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0 Shelldweller

About mickvick

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    Shelldweller (Newbie)

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  • Location
    Spring Hill, Qld
  1. I don't like your odds of doing a sump, including drilling the tank, all plumbing, sump container, media and a decent return pump for less than $200. If it is not a display tank, you could do an overhead wet/dry filter - simple to insall, next to no plumbing, no drilling and lower head height, so a smaller pump can be used - all with the benefit of wet/dry filtration. Otherwise, as mentioned before, two Auquaclears - they provide great 'bang for buck' and a quite reliable. Michael
  2. That entirely depends on what Tangs you intend to keep. If you are only keeping shellies, rockdwellers or gobies, or to a certain extent, sand sifters, 18 is fine. If you intend to keep Cyps, Frontosa, Tropheus and/or larger sandsifters, you will need 24. If I were you, and could afford 24, i'd definately get it. Michael
  3. Its not easy or cheap, especially without drilling holes. My advice would be to get a multi outlet airpump and use air powered sponge filters. IMO they are the best and most appropriate filters for fry anyway. Michael
  4. maybe its just me then I err on the side of caution and overbuild rather than under..... Michael
  5. 6mm Glass on a 20in high tank is a no go....its dangerous. As with Mr Fishy, I'd go 10mm. Michael
  6. Fishdance....just a piece of advice..... if in fact you do reside in Brisbane, I would not be telling the whole world that you own noxious fish....... Michael
  7. There is no way i'd be doing it in timber. There is no problem with the 4ft span, its the fact that the tanks are 2ft high and wide. There is a fair bit more weight there as opposed to 4x18x18's. While the stand may not ultimately fail, wooden stands are far more likely to sag under significant weight. It doesnt take much sag to crack the tank/s and cause a big mess. I'm not saying that it cant be done, but I wouldnt be willing to risk it. There is a lot of water there to have on your floor and no doubt a lot of money invested, not to mention the safety aspects. There is no reason why a well made metal stand cannot look good. Have it painted, or dress it in timber. Michael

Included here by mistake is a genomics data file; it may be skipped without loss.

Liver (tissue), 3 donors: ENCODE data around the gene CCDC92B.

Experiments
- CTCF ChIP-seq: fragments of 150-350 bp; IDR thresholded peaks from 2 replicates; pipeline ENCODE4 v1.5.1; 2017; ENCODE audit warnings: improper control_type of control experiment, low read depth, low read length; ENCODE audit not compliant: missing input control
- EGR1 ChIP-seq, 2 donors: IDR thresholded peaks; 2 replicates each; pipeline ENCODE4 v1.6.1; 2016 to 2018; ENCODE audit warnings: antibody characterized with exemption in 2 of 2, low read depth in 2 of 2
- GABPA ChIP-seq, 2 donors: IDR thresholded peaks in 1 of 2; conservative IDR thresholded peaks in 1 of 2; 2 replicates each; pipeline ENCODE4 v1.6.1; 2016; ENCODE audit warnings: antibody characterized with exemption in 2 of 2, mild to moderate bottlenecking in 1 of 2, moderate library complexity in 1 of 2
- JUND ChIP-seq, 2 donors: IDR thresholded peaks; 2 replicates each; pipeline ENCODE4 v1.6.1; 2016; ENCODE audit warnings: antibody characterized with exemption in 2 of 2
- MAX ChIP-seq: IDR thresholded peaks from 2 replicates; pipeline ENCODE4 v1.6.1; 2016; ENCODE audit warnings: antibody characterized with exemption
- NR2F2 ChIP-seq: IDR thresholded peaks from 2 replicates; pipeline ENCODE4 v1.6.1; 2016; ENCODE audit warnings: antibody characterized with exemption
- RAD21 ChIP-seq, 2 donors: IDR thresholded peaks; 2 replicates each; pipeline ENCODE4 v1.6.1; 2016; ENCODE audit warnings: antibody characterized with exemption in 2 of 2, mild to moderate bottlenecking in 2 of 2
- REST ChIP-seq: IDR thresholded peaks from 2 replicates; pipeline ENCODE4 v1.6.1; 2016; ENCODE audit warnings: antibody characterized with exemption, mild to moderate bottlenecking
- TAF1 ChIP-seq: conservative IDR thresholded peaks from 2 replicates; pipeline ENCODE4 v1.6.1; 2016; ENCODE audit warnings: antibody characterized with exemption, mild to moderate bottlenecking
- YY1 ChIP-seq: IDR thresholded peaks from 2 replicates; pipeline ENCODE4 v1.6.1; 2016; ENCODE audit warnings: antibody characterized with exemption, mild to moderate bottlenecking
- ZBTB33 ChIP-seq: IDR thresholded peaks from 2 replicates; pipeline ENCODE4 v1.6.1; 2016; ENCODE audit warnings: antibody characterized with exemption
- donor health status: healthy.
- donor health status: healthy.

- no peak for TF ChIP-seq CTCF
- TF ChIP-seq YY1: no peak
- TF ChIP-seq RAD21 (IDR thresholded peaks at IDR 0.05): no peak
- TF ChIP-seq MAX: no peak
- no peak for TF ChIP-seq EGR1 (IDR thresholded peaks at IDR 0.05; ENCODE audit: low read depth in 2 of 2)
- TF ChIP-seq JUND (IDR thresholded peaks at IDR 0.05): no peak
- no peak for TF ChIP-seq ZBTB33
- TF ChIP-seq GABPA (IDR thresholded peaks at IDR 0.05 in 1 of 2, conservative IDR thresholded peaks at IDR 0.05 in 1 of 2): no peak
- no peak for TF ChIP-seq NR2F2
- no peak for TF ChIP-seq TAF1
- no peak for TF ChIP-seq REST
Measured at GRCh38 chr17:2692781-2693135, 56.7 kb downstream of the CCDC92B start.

8. Matt I think that you should listen to people with experience here. Ocellatus and Julidochromis are pound for pound some of the most agressive fish that you will find especially when you combine it with one or more of the following: 1. other males of the same species; 2. breeding; 3. to a lesser extent other fish; or 4. a small tank. You are proposing to have all of the above. I will absolutely 100% guarantee that you will have mass carnage if you proceed with your selection. Keeping more than 2 Occelatus alive in a 2 foot tank is a challenge, let alone 5 plus adding all those other fish. As an example of how aggressive julies are, I have had an adult Occelatus absolutely smashed by a single juvenile Julie. If you end up with a breeding pair of julies in there nearly every other fish will be dead. That is the last time I will say it. Michael
  9. You may get away with a couple of brevis. They wont be 'significantly less aggressive' though. Don't discount mulites because of their looks, you can't underestimate the 'personality' value of shellies such as multies and occelatus. They are fantastic fish to watch and IMO would be the best part of a Tang community tank. Michael
  10. If you were to put that community together in a two footer I will almost guarantee mass carnage. The tank is too small for Cyps and Synos. Julies and Occelatus are highly agressive, particularly if there is breeding going on or if there is more than 1 male. Realistically, if you want a tang community in such a small tank I would try the following (no guarantees): small colony of multifaciatus (say 5-10) (far less agressive than occelatus) a couple of small Calvus (so they grow up with the others in the tank) 1 Julie only, preferrably ornatus (i find them less agressive) Thats it. Michael
  11. Steve If you're looking for a LFS in Brisbane with great service (and advice), go and have a chat to Malcolm at Wetpetz at Chandler. Tell him I sent you Great service is such an easy thing to give, but so rarely seen. Michael
  12. I dont think that it's necessarily too colourful to be a female. You need to remember that there is a lot of rubbish going around. It may be that you just have a particulary good F. I used to have a female that wasnt too far off the colour of yours (depending on her mood). Michael
  13. I'm willing to bet on it being a female - and a very nice one at that . The anal and dorsal fins are too rounded to be a male at that size. Look at MattR's pics. His fish appear smaller, yet the male has very long and pointed finnage. IMO - Good quality female Rivs should have signs of a nauchal hump. Michael
  14. Steve If you want a good selection of Killies and dwarfs up here youre gonna have to bring them with you!!!! Michael
  15. I find NLS better than most other foods. My fish are growing faster, have better colours, breed more regularly and simply like the food better. You also need to consider the effects that are not immediately visible. A healthier fish is more resistant to disease etc. I know of people who have had a noticebly reduced mortiality rate (recorded) since changing over to NLS, in particular, Thera A. Michael
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